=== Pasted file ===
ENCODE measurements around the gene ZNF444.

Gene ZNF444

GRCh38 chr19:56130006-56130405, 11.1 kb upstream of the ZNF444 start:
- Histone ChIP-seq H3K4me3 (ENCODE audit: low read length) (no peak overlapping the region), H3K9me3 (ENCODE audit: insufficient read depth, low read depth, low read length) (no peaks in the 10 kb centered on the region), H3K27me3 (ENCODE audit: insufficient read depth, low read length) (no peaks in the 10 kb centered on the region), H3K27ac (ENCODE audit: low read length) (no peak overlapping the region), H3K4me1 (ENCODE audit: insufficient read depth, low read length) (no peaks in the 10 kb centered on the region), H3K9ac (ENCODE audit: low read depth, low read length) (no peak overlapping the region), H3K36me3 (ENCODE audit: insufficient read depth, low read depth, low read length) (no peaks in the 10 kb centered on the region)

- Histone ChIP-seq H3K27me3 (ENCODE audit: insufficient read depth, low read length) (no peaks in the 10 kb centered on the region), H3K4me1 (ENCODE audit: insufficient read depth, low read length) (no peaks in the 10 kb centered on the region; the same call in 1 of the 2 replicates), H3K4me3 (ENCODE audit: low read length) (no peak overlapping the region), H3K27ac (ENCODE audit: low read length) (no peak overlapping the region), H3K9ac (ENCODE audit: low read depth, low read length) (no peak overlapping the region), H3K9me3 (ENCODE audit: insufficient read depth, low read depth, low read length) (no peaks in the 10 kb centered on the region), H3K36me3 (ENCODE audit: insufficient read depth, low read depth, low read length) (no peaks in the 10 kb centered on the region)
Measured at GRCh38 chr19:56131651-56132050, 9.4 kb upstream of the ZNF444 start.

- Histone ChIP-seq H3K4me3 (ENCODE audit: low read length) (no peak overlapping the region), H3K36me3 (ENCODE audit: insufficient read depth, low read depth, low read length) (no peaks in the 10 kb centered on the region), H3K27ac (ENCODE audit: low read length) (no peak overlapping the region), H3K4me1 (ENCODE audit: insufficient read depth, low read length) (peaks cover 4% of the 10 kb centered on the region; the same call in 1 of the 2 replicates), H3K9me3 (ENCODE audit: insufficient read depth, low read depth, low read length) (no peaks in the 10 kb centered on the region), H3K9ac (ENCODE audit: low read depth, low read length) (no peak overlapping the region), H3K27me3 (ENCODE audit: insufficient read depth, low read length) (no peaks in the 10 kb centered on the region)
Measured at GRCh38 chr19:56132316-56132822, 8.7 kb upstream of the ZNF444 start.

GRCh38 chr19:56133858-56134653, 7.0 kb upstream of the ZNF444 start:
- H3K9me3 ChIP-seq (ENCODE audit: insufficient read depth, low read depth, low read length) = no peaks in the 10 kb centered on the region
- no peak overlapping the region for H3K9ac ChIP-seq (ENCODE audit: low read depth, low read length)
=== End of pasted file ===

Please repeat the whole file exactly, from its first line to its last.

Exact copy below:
ENCODE measurements around the gene ZNF444.

Gene ZNF444

GRCh38 chr19:56130006-56130405, 11.1 kb upstream of the ZNF444 start:
- Histone ChIP-seq H3K4me3 (ENCODE audit: low read length) (no peak overlapping the region), H3K9me3 (ENCODE audit: insufficient read depth, low read depth, low read length) (no peaks in the 10 kb centered on the region), H3K27me3 (ENCODE audit: insufficient read depth, low read length) (no peaks in the 10 kb centered on the region), H3K27ac (ENCODE audit: low read length) (no peak overlapping the region), H3K4me1 (ENCODE audit: insufficient read depth, low read length) (no peaks in the 10 kb centered on the region), H3K9ac (ENCODE audit: low read depth, low read length) (no peak overlapping the region), H3K36me3 (ENCODE audit: insufficient read depth, low read depth, low read length) (no peaks in the 10 kb centered on the region)

- Histone ChIP-seq H3K27me3 (ENCODE audit: insufficient read depth, low read length) (no peaks in the 10 kb centered on the region), H3K4me1 (ENCODE audit: insufficient read depth, low read length) (no peaks in the 10 kb centered on the region; the same call in 1 of the 2 replicates), H3K4me3 (ENCODE audit: low read length) (no peak overlapping the region), H3K27ac (ENCODE audit: low read length) (no peak overlapping the region), H3K9ac (ENCODE audit: low read depth, low read length) (no peak overlapping the region), H3K9me3 (ENCODE audit: insufficient read depth, low read depth, low read length) (no peaks in the 10 kb centered on the region), H3K36me3 (ENCODE audit: insufficient read depth, low read depth, low read length) (no peaks in the 10 kb centered on the region)
Measured at GRCh38 chr19:56131651-56132050, 9.4 kb upstream of the ZNF444 start.

- Histone ChIP-seq H3K4me3 (ENCODE audit: low read length) (no peak overlapping the region), H3K36me3 (ENCODE audit: insufficient read depth, low read depth, low read length) (no peaks in the 10 kb centered on the region), H3K27ac (ENCODE audit: low read length) (no peak overlapping the region), H3K4me1 (ENCODE audit: insufficient read depth, low read length) (peaks cover 4% of the 10 kb centered on the region; the same call in 1 of the 2 replicates), H3K9me3 (ENCODE audit: insufficient read depth, low read depth, low read length) (no peaks in the 10 kb centered on the region), H3K9ac (ENCODE audit: low read depth, low read length) (no peak overlapping the region), H3K27me3 (ENCODE audit: insufficient read depth, low read length) (no peaks in the 10 kb centered on the region)
Measured at GRCh38 chr19:56132316-56132822, 8.7 kb upstream of the ZNF444 start.

GRCh38 chr19:56133858-56134653, 7.0 kb upstream of the ZNF444 start:
- H3K9me3 ChIP-seq (ENCODE audit: insufficient read depth, low read depth, low read length) = no peaks in the 10 kb centered on the region
- no peak overlapping the region for H3K9ac ChIP-seq (ENCODE audit: low read depth, low read length)